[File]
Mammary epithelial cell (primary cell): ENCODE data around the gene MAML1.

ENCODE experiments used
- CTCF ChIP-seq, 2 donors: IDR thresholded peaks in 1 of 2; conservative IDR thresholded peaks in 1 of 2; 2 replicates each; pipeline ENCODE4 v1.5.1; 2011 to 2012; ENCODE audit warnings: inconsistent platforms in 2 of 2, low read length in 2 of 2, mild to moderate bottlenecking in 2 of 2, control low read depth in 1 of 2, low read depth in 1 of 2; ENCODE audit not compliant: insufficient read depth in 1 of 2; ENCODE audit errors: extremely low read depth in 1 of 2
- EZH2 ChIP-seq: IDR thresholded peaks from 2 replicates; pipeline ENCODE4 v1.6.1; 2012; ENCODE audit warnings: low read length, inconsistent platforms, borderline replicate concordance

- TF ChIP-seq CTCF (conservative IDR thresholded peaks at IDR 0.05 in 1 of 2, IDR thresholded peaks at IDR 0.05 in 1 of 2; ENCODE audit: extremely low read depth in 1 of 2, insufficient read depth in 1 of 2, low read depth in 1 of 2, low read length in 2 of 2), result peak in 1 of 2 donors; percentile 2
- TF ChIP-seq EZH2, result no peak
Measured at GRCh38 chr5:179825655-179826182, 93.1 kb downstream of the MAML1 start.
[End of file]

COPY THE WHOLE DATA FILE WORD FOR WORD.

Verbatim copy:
Mammary epithelial cell (primary cell): ENCODE data around the gene MAML1.

ENCODE experiments used
- CTCF ChIP-seq, 2 donors: IDR thresholded peaks in 1 of 2; conservative IDR thresholded peaks in 1 of 2; 2 replicates each; pipeline ENCODE4 v1.5.1; 2011 to 2012; ENCODE audit warnings: inconsistent platforms in 2 of 2, low read length in 2 of 2, mild to moderate bottlenecking in 2 of 2, control low read depth in 1 of 2, low read depth in 1 of 2; ENCODE audit not compliant: insufficient read depth in 1 of 2; ENCODE audit errors: extremely low read depth in 1 of 2
- EZH2 ChIP-seq: IDR thresholded peaks from 2 replicates; pipeline ENCODE4 v1.6.1; 2012; ENCODE audit warnings: low read length, inconsistent platforms, borderline replicate concordance

- TF ChIP-seq CTCF (conservative IDR thresholded peaks at IDR 0.05 in 1 of 2, IDR thresholded peaks at IDR 0.05 in 1 of 2; ENCODE audit: extremely low read depth in 1 of 2, insufficient read depth in 1 of 2, low read depth in 1 of 2, low read length in 2 of 2), result peak in 1 of 2 donors; percentile 2
- TF ChIP-seq EZH2, result no peak
Measured at GRCh38 chr5:179825655-179826182, 93.1 kb downstream of the MAML1 start.